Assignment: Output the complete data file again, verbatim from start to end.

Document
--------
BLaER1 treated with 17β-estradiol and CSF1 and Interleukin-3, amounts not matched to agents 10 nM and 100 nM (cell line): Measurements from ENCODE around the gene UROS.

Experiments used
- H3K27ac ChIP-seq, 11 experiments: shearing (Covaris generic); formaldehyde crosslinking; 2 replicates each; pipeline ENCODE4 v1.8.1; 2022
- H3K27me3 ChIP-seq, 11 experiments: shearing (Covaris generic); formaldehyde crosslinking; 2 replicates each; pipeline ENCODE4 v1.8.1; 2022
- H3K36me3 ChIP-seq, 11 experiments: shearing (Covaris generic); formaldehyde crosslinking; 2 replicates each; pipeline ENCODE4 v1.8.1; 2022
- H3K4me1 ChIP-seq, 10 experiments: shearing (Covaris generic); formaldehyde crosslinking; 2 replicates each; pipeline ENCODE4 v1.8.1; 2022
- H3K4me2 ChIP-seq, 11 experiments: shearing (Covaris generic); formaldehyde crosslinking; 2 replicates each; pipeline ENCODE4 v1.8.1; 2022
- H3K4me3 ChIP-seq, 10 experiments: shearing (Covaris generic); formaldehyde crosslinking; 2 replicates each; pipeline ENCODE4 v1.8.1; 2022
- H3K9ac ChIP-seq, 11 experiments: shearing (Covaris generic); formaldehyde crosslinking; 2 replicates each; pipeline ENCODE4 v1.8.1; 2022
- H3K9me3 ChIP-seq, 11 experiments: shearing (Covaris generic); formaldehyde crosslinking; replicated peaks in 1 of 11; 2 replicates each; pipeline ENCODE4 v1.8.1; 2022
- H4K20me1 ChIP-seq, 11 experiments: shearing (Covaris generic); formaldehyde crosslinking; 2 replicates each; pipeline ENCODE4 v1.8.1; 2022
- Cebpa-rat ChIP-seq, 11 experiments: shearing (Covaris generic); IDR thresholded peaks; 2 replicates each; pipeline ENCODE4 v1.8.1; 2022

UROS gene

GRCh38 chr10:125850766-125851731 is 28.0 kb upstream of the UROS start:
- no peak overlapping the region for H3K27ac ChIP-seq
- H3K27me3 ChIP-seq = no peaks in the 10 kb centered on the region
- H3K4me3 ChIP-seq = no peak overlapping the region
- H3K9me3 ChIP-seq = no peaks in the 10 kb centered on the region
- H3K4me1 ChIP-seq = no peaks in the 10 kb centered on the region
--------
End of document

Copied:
BLaER1 treated with 17β-estradiol and CSF1 and Interleukin-3, amounts not matched to agents 10 nM and 100 nM (cell line): Measurements from ENCODE around the gene UROS.

Experiments used
- H3K27ac ChIP-seq, 11 experiments: shearing (Covaris generic); formaldehyde crosslinking; 2 replicates each; pipeline ENCODE4 v1.8.1; 2022
- H3K27me3 ChIP-seq, 11 experiments: shearing (Covaris generic); formaldehyde crosslinking; 2 replicates each; pipeline ENCODE4 v1.8.1; 2022
- H3K36me3 ChIP-seq, 11 experiments: shearing (Covaris generic); formaldehyde crosslinking; 2 replicates each; pipeline ENCODE4 v1.8.1; 2022
- H3K4me1 ChIP-seq, 10 experiments: shearing (Covaris generic); formaldehyde crosslinking; 2 replicates each; pipeline ENCODE4 v1.8.1; 2022
- H3K4me2 ChIP-seq, 11 experiments: shearing (Covaris generic); formaldehyde crosslinking; 2 replicates each; pipeline ENCODE4 v1.8.1; 2022
- H3K4me3 ChIP-seq, 10 experiments: shearing (Covaris generic); formaldehyde crosslinking; 2 replicates each; pipeline ENCODE4 v1.8.1; 2022
- H3K9ac ChIP-seq, 11 experiments: shearing (Covaris generic); formaldehyde crosslinking; 2 replicates each; pipeline ENCODE4 v1.8.1; 2022
- H3K9me3 ChIP-seq, 11 experiments: shearing (Covaris generic); formaldehyde crosslinking; replicated peaks in 1 of 11; 2 replicates each; pipeline ENCODE4 v1.8.1; 2022
- H4K20me1 ChIP-seq, 11 experiments: shearing (Covaris generic); formaldehyde crosslinking; 2 replicates each; pipeline ENCODE4 v1.8.1; 2022
- Cebpa-rat ChIP-seq, 11 experiments: shearing (Covaris generic); IDR thresholded peaks; 2 replicates each; pipeline ENCODE4 v1.8.1; 2022

UROS gene

GRCh38 chr10:125850766-125851731 is 28.0 kb upstream of the UROS start:
- no peak overlapping the region for H3K27ac ChIP-seq
- H3K27me3 ChIP-seq = no peaks in the 10 kb centered on the region
- H3K4me3 ChIP-seq = no peak overlapping the region
- H3K9me3 ChIP-seq = no peaks in the 10 kb centered on the region
- H3K4me1 ChIP-seq = no peaks in the 10 kb centered on the region